Review of "Welcome to the Family" on NBC From The TV MegaSite
 

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Welcome to the Family

"Welcome to the Family" review by Sundi 9/22/13
Thursdays 8:30/7:30c on NBC

I’m nursing a pretty heavy disappointment after viewing the pilot episode of NBC’s Welcome to the Family. The show is rife with limp caricatures and bland stereotypes and doesn’t deliver on the potential of its actors. I thought it would be funny and topical, and have enough moxie to stand out among the zillions of other shows featuring dysfunctional families. But it doesn’t. Its a lifeless attempt at an already too-familiar format that is at worst insensitive and tone deaf, and at best not as funny as it should be.

 

Mike O’Malley and Mary McCormack play Dan and Caroline Yoder: upper middle class suburbanites with a slacker daughter and misspent youth. Their daughter Molly, played by Ella Rae Peck, is painted with a pretty wide brush as the dumb-blonde-who-doesn’t-realize-she’s dumb. Her lines are peppered with girl-power feminism, which is highly ironic since this show is pretty traditionally constructed in terms of gender roles, specifically following the storyline that sees Molly and JR, played by Joseph Haro, abandoning their college plans to raise the baby, when she unexpectedly becomes pregnant.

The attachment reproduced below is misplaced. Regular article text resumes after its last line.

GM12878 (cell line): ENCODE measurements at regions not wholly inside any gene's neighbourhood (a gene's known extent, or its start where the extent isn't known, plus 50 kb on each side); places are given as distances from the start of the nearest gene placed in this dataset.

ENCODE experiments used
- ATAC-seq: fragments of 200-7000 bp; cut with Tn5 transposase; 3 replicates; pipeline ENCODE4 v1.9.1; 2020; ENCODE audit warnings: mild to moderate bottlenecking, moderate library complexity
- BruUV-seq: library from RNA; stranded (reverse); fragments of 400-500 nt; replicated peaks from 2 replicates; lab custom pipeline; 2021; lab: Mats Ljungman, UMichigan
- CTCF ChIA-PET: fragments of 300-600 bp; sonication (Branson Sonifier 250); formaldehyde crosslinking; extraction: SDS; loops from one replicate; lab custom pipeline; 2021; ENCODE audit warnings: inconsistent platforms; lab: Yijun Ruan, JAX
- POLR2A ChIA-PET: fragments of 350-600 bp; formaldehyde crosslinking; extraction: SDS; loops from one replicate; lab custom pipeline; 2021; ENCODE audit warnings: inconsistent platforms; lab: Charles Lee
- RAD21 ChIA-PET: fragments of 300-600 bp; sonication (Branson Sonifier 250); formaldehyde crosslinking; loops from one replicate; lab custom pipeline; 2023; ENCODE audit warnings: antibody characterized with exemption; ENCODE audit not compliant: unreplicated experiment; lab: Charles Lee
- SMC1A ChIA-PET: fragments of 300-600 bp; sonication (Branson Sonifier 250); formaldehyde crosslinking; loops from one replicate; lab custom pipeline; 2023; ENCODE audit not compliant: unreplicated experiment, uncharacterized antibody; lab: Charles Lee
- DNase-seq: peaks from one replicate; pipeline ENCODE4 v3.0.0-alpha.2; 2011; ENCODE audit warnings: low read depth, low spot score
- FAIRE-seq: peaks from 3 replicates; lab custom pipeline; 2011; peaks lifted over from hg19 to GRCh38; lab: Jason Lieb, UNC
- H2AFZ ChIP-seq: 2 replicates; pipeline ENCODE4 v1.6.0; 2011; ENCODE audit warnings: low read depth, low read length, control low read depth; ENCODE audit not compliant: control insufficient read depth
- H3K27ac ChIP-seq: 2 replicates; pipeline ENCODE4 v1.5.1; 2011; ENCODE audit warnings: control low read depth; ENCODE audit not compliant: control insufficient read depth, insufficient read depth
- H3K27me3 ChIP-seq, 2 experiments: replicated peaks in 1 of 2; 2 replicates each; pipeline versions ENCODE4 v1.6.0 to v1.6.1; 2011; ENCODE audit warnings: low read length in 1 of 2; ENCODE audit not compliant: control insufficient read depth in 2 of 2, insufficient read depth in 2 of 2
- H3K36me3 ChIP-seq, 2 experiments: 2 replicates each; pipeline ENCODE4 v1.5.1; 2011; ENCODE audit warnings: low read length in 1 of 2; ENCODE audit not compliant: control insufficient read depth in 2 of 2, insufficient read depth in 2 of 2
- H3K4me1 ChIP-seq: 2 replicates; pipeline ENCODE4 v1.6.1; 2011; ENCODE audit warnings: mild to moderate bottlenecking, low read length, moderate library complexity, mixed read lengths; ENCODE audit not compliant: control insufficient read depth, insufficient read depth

JR Hernandez, the valedictorian, over-achiever on his way to Stanford, quickly and without much consideration decides to stay with Molly and “do the right thing.” His over-involved, helicopter parents, Chuey and Lisette Hernandez, played by Ricardo Chivira and Justina Machado, respectively, are upset by this (justifiably so) and seem to offer the only moment of reality in the most gimmicky and unbelievable storylines this fall.

 

The gimmick takes over, and the audience is asked to suspend their disbelief at how weirdly accepting all the characters are. Am I the only one balking at teen pregnancy and college drop-outs? While the racial stereotyping is not  completely overt, and the clichés aren’t so overplayed I can’t like them, what I found most offensive about this show is its unrealized potential. They missed an opportunity to use some talented actors, and  Mike O’Malley has proven to be a clutch hitter in the past, but not even his Everyman- aw-shucks dynamic can save this show.


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Page updated 9/23/13

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